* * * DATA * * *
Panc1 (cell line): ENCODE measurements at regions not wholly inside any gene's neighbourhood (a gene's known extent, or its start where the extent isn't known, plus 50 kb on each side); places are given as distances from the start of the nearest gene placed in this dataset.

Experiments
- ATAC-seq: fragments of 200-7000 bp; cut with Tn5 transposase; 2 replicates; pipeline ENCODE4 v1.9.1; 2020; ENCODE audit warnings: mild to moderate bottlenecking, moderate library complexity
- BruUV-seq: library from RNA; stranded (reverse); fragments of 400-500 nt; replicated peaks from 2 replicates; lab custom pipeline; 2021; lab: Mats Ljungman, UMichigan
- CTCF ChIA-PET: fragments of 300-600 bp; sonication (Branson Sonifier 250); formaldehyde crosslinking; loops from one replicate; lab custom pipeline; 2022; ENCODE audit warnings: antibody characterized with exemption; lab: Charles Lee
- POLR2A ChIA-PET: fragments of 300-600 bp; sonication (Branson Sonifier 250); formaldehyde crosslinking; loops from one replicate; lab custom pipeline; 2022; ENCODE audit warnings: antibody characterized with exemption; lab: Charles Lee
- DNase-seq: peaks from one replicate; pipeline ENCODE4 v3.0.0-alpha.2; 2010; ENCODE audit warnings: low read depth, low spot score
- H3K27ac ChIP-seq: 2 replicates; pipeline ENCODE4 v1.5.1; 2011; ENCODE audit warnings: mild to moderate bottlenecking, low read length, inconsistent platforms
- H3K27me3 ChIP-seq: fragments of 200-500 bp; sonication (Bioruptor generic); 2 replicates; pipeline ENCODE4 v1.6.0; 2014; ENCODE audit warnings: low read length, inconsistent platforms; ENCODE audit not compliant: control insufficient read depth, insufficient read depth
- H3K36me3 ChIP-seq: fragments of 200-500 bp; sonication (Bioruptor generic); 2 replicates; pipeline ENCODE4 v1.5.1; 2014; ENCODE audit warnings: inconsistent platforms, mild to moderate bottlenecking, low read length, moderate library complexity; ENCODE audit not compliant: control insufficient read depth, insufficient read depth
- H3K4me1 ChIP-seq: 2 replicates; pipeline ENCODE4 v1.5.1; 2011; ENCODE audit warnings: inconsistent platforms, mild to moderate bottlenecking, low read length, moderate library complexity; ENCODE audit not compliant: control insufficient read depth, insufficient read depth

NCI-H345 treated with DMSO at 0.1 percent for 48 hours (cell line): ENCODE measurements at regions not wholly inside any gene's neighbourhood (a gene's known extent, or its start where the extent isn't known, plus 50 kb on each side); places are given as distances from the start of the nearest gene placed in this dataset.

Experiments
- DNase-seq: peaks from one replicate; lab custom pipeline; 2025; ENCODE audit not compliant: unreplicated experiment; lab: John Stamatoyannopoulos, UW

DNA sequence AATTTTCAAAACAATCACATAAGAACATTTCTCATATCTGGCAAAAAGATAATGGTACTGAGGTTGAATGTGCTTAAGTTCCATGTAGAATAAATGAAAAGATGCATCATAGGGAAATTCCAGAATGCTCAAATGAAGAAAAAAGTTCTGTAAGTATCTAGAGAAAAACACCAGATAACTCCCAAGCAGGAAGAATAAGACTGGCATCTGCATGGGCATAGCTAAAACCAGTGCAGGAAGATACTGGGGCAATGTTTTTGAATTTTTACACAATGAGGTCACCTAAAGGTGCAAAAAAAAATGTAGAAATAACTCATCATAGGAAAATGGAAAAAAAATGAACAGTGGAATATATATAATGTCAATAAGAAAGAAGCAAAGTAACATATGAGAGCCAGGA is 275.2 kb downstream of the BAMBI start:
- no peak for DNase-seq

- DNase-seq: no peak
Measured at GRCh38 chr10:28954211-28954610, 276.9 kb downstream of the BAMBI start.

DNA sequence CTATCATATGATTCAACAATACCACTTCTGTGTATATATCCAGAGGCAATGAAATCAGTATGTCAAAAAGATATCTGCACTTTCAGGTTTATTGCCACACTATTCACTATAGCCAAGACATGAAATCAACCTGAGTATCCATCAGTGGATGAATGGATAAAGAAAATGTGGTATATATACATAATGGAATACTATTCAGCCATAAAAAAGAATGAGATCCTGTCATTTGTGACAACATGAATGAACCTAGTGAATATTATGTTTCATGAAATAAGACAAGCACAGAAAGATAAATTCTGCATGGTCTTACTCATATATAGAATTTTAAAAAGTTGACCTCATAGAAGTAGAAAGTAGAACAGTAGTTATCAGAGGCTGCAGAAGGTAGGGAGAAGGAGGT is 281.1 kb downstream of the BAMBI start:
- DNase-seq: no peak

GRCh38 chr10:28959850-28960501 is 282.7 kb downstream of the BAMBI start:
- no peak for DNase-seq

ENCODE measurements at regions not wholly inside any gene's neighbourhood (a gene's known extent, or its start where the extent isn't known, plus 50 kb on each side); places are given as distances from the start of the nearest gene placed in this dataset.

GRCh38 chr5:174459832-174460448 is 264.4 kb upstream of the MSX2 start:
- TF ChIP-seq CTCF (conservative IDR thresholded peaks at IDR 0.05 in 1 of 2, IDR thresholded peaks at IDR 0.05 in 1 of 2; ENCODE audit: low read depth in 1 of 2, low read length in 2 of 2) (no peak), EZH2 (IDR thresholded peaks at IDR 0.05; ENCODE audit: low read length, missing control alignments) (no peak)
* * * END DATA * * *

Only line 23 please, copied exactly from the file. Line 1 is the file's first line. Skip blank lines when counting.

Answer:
ENCODE measurements at regions not wholly inside any gene's neighbourhood (a gene's known extent, or its start where the extent isn't known, plus 50 kb on each side); places are given as distances from the start of the nearest gene placed in this dataset.